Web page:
U.S. Democratic presidential candidate Hillary Clinton speaks at a "Get Out the Vote" campaign rally, Feb. 6, 2016. Brian Snyder / Reuters

Unless you’ve been living under a rock for the last few weeks, there’s no doubt you’ve heard rumblings (or even rantings and ravings) about Hillary Clinton’s “mysterious” speaking engagements that have netted her $21.7 million in the lead-up to the 2016 presidential election. Many folks — especially in Bernie Sanders' camp — seem keen on stoking outrage about what exactly Clinton said to bankers during her two closed-door Goldman Sachs speaking gigs, for which she was paid a reported $675,000.

Sanders, a populist who regularly rails against corporate interests and supports campaign finance reform, has long-accused Clinton of kowtowing to the interests of Wall Street. In January’s democratic debate, for instance, Sanders suggested Clinton was in the pocket of Wall Street specifically because of the speaking fees.

“The leader of Goldman Sachs is a billionaire who comes to Congress and tells us we should cut Social Security, Medicare and Medicaid,” Sanders said. “Secretary Clinton ... I don't mean to just point the finger at you, [but] you've received over $600,000 in speaking fees from Goldman Sachs in one year.”

Still, Clinton’s camp seems to refuse to acknowledge Sanders’ strategy to rouse anger over the speeches are having any serious impact on Clinton’s ability to capture the democratic vote. On Friday, Clinton campaign pollster Joel Benenson told reporters contents of those speeches — and the fees Clinton collected — were all much ado about nothing. “I don’t think voters are interested in the transcripts of her speeches,” he said.

And Brian Fallon, Clinton’s press secretary, echoed those sentiments to the New York Times. In a statement, he wrote, “Bernie Sanders, like Karl Rove before him, is trying to impugn Hillary Clinton’s integrity without any basis in fact.”

To be sure, Clinton is far from the only politician to benefit from big banks. Republican presidential hopeful Sen. Ted Cruz of Texas, for instance, took a loan from Goldman Sachs to fund his senatorial bid. That prompted rival Sen. Rand Paul of Kentucky to accuse Cruz of being “owned” by the bank. “You take a guy like Cruz, people are liking Cruz — they think he’s for the free market, [but] he’s owned by Goldman Sachs,” Paul said in an interview with Fox Business. “I mean, he and Hillary have more in common than we [libertarians] would have in common with either Cruz or [Donald] Trump or any of them, so I just don’t think there is much picking.”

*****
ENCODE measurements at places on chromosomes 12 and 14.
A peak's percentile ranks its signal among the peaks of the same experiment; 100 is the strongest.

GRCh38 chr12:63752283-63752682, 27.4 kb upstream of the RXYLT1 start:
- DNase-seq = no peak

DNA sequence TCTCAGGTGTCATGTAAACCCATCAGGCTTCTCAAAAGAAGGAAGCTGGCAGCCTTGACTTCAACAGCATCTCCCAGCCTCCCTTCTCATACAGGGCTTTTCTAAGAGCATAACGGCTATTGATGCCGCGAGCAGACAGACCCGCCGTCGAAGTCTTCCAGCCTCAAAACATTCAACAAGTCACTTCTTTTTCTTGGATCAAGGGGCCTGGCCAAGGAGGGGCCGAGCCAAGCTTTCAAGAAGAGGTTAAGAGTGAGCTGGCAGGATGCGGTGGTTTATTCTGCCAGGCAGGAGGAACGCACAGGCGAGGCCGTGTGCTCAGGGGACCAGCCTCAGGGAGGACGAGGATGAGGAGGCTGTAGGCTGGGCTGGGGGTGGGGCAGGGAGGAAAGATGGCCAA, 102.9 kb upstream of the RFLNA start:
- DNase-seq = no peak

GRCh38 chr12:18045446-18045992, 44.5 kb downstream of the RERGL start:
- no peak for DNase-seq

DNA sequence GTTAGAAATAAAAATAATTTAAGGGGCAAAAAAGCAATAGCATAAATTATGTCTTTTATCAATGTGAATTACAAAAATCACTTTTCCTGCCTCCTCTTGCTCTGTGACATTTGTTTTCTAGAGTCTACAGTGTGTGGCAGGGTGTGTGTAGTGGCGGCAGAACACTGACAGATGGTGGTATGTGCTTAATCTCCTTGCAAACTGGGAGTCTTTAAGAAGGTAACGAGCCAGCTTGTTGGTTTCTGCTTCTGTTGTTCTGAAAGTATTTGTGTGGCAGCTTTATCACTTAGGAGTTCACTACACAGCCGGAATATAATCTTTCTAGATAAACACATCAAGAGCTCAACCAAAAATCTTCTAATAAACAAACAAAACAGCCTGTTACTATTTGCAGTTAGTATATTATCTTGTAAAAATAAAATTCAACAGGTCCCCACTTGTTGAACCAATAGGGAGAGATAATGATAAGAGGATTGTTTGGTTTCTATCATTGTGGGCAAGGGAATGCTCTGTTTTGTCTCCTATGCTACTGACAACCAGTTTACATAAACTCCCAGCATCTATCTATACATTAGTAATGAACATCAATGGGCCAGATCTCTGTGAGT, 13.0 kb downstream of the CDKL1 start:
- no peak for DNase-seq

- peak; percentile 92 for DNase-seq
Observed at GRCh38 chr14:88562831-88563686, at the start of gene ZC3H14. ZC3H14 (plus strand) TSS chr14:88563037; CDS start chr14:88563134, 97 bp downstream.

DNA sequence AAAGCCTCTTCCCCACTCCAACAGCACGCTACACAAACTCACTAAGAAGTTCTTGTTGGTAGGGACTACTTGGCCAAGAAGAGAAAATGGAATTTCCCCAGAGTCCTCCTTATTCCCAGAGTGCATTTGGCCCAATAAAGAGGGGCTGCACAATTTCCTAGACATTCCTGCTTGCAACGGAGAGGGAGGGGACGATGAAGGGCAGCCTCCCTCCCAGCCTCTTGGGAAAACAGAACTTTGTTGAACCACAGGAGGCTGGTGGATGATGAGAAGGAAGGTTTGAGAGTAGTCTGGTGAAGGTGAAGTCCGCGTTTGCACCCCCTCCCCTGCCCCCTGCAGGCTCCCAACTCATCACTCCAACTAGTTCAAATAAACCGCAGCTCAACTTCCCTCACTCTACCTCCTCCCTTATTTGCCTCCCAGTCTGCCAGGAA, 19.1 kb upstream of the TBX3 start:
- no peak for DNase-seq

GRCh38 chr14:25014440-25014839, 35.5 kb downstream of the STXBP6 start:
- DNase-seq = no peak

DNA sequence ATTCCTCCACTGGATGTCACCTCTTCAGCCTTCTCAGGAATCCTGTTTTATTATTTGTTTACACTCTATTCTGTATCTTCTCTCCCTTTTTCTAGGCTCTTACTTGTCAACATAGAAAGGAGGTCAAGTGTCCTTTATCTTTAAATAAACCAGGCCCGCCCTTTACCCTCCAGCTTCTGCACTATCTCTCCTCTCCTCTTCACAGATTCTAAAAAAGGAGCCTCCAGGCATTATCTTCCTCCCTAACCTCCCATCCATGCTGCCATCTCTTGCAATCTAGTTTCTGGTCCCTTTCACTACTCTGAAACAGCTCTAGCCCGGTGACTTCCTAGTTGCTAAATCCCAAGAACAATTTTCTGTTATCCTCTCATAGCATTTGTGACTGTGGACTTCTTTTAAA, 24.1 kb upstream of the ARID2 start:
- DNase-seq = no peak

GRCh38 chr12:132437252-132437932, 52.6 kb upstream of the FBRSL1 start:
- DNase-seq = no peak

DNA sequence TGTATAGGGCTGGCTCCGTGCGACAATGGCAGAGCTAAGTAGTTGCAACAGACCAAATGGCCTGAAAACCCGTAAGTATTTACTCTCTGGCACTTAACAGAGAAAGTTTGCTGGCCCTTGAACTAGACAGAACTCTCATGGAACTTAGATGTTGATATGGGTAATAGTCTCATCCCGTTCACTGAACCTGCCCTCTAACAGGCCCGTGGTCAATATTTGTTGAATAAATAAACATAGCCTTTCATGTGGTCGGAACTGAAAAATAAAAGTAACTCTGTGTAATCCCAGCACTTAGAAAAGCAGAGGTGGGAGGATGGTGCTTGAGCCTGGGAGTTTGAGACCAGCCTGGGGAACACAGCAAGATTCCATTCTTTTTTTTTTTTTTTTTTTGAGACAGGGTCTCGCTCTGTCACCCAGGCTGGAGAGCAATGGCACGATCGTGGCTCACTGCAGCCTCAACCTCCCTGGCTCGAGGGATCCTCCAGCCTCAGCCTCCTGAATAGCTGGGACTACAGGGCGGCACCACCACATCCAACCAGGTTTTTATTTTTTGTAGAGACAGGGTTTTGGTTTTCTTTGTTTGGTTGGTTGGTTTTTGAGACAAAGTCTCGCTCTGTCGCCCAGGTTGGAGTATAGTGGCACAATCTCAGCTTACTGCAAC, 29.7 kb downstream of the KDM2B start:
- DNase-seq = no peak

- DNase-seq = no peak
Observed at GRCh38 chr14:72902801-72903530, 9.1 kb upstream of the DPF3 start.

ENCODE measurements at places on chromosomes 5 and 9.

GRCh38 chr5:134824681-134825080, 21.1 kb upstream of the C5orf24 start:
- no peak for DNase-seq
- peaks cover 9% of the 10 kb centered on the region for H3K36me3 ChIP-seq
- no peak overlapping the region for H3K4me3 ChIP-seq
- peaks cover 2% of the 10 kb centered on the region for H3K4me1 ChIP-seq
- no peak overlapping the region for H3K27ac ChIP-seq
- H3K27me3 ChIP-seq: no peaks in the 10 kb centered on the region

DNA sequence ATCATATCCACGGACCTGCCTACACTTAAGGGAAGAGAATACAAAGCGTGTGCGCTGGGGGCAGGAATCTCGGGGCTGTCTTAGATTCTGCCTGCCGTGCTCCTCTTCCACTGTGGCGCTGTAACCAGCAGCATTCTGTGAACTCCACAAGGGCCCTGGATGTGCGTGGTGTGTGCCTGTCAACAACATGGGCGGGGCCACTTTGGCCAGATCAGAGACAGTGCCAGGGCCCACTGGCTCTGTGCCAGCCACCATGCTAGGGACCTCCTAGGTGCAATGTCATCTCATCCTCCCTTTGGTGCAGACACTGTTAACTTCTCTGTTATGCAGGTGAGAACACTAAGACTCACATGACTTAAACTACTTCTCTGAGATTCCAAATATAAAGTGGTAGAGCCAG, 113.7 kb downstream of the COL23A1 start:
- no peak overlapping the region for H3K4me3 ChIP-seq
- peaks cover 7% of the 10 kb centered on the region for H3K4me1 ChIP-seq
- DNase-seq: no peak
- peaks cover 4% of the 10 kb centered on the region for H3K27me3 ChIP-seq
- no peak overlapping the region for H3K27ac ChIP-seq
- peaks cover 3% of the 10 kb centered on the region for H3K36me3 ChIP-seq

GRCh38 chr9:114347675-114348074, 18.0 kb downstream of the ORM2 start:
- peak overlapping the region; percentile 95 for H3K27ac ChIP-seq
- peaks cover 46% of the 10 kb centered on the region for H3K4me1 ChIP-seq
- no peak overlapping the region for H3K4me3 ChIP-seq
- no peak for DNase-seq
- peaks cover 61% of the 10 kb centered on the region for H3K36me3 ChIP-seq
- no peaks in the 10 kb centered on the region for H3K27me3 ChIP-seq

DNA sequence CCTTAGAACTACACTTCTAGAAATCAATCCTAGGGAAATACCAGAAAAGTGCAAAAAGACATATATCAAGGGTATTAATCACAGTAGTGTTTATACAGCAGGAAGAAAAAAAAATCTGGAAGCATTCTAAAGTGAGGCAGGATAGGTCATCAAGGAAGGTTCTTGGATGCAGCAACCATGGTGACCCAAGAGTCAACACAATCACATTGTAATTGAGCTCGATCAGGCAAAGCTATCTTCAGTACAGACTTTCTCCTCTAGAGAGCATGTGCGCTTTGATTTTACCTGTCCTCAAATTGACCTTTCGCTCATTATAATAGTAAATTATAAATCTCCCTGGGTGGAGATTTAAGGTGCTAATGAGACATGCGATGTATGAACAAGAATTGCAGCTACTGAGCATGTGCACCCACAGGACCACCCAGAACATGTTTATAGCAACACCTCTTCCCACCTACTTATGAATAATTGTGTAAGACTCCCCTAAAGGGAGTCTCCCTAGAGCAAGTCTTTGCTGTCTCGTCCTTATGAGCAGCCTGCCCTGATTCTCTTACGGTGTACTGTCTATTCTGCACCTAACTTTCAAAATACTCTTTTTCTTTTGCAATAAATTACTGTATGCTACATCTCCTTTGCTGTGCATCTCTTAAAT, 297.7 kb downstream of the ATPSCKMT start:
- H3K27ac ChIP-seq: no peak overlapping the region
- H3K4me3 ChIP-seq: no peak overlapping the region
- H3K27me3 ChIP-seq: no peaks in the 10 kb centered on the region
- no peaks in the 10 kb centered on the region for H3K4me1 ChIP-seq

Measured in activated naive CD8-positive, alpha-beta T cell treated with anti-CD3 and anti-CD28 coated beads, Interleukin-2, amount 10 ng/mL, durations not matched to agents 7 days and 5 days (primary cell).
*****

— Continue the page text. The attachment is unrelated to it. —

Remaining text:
In other words, Wall Street’s tentacles reach so far that perhaps no politician ever could be totally immune to the bank's reach. (And maybe even Sanders himself. Andy Borowitz, resident comedian at The New Yorker, quipped Friday Sanders admitted to accepting “free checking” from big banks “in exchange for maintaining a $500 minimum balance.”)

In all seriousness, though, the fact is her fees aren’t even that outrageous. Take her husband, for instance, who earned a cool $775,000 for a speech in Hong Kong to a telecom firm. Last year, Quartz pointed out that, compared to male politicians, Clinton's fees are actually pretty much in line (if not less than) what men get.

In regard to her $300,000 speaking fee, Quartz noted “her offer might actually be considered a steal, compared with what the country’s most prominent men charge to grace the podium at big events.”

Still, if Sanders’ strategy works, and succeeds in drawing ire from the masses, the so-called mystery Goldman Sachs speeches and fees might eventually make a dent in the credibility of her campaign.

On Saturday, in fact, an online petition to get Clinton to release the tapes began circulating. As of Saturday afternoon, it already had 11,400 signatures.

“I would personally like to know how Hillary really stands with Wall Street and Big Money,” petitioner George J. wrote. “To take that kind of money from Goldman Sachs ... does call her credibility into question. It is screamingly obvious that a firm like Goldman Sachs is not of the people, by the people or for the people — they are willing to game the system in any way possible to increase their own wealth. Is Hillary gaming the system to increase her own power and position?”